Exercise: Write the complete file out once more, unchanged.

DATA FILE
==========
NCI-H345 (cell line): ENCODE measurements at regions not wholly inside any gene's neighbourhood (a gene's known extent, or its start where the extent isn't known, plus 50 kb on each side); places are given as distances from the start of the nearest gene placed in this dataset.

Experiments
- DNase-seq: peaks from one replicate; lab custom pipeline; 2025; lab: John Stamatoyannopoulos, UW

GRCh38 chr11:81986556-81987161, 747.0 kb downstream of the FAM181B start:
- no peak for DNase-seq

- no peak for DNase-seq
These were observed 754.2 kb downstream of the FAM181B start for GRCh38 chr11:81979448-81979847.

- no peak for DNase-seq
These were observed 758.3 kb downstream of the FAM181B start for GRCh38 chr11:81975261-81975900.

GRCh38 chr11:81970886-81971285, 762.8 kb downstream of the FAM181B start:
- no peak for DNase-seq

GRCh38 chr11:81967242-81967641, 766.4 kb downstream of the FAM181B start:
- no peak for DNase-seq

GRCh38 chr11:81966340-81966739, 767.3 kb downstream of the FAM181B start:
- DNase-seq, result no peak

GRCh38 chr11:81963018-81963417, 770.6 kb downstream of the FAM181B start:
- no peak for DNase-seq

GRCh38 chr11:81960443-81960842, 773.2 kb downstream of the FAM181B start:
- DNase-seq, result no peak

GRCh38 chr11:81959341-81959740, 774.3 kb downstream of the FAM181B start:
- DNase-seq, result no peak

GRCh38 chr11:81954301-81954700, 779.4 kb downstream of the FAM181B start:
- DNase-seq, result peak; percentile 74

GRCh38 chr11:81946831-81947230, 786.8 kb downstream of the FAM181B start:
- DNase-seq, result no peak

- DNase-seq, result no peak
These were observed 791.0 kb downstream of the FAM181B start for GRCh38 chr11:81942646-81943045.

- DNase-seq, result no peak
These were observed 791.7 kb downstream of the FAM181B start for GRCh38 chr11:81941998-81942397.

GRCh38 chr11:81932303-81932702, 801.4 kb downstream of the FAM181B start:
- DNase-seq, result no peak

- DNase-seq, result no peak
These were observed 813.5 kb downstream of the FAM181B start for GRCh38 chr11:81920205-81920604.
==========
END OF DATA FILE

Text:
NCI-H345 (cell line): ENCODE measurements at regions not wholly inside any gene's neighbourhood (a gene's known extent, or its start where the extent isn't known, plus 50 kb on each side); places are given as distances from the start of the nearest gene placed in this dataset.

Experiments
- DNase-seq: peaks from one replicate; lab custom pipeline; 2025; lab: John Stamatoyannopoulos, UW

GRCh38 chr11:81986556-81987161, 747.0 kb downstream of the FAM181B start:
- no peak for DNase-seq

- no peak for DNase-seq
These were observed 754.2 kb downstream of the FAM181B start for GRCh38 chr11:81979448-81979847.

- no peak for DNase-seq
These were observed 758.3 kb downstream of the FAM181B start for GRCh38 chr11:81975261-81975900.

GRCh38 chr11:81970886-81971285, 762.8 kb downstream of the FAM181B start:
- no peak for DNase-seq

GRCh38 chr11:81967242-81967641, 766.4 kb downstream of the FAM181B start:
- no peak for DNase-seq

GRCh38 chr11:81966340-81966739, 767.3 kb downstream of the FAM181B start:
- DNase-seq, result no peak

GRCh38 chr11:81963018-81963417, 770.6 kb downstream of the FAM181B start:
- no peak for DNase-seq

GRCh38 chr11:81960443-81960842, 773.2 kb downstream of the FAM181B start:
- DNase-seq, result no peak

GRCh38 chr11:81959341-81959740, 774.3 kb downstream of the FAM181B start:
- DNase-seq, result no peak

GRCh38 chr11:81954301-81954700, 779.4 kb downstream of the FAM181B start:
- DNase-seq, result peak; percentile 74

GRCh38 chr11:81946831-81947230, 786.8 kb downstream of the FAM181B start:
- DNase-seq, result no peak

- DNase-seq, result no peak
These were observed 791.0 kb downstream of the FAM181B start for GRCh38 chr11:81942646-81943045.

- DNase-seq, result no peak
These were observed 791.7 kb downstream of the FAM181B start for GRCh38 chr11:81941998-81942397.

GRCh38 chr11:81932303-81932702, 801.4 kb downstream of the FAM181B start:
- DNase-seq, result no peak

- DNase-seq, result no peak
These were observed 813.5 kb downstream of the FAM181B start for GRCh38 chr11:81920205-81920604.